Portrait photographers draw upon several classic lighting styles, some of which date back centuries to the master painters. This image uses a style called "Rembrandt" lighting, made famous by 17th century painter Rembrandt Harmenszoon van Rijn. The hallmark of the style is that the shadow side of the face has a triangular light splash on the cheek, framed in shadow. You can see this in many of Rembrandt portraits, including many of his self portraits. Although Rembrandt's works portray many lighting styles, and other artists used this one, supposedly director Cecil B. DeMille was the first to call this "Rembrandt lighting," and the name stuck.
In looking at this portrait, surely some purists will scream that this isn't Rembrandt lighting. That's because "true" Rembrandt lighting uses only a single light, whereas in this image, a second light source illuminates from image left. So? A good artist applies the Pirate's Code principle when following the classic lighting styles. As said by Disney's Barbosa: "And thirdly, the code is more what you would call guidelines than actual rules."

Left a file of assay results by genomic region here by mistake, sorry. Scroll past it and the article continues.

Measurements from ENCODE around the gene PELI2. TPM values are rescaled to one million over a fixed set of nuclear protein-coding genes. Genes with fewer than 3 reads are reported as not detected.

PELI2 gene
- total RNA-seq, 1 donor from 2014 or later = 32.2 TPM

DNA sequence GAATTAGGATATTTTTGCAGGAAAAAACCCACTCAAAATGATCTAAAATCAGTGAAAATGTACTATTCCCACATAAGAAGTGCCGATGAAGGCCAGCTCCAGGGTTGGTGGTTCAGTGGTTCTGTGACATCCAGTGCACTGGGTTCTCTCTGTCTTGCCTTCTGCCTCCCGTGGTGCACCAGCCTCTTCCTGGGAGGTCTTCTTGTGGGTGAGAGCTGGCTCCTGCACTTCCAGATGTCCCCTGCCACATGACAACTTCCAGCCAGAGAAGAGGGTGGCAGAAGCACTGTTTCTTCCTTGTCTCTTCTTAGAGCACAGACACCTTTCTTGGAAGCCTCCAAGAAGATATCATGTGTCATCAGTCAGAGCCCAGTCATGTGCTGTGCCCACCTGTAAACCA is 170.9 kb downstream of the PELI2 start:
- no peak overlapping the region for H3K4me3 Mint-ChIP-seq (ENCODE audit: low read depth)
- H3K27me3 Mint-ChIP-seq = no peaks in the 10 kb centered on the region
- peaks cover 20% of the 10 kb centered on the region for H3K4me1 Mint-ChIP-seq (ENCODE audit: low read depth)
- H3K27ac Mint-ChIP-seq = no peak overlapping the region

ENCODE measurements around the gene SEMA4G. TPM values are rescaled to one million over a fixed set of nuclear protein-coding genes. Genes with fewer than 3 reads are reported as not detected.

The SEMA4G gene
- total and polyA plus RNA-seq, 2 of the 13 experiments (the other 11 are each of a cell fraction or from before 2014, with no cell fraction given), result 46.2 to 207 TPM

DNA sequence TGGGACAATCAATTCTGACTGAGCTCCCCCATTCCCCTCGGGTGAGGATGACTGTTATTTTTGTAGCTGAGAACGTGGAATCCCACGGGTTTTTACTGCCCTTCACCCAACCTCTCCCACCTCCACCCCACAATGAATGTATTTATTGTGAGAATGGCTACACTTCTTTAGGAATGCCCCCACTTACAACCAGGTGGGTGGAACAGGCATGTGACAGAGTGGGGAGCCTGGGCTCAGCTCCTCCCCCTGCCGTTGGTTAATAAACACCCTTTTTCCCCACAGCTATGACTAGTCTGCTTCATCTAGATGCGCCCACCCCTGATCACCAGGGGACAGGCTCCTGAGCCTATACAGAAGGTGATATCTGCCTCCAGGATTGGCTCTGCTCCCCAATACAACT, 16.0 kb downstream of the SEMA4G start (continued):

In creating this image, we started with classic Rembrandt, then adjusted until we had shots that work. Post processing adjusted color and midrange contrast to emphasize detail, so that we created a dramatic portrait rather than a vanilla headshot. Whether or not you agree we succeeded, we probably ended up with something different from what Rembrandt would have painted. Though I would never compare my work to Rembrandt's, I think Rembrandt would appreciate that today's artists build upon the principles that he and his contemporaries pioneered. He'd roll over in his grave if we used them as chains.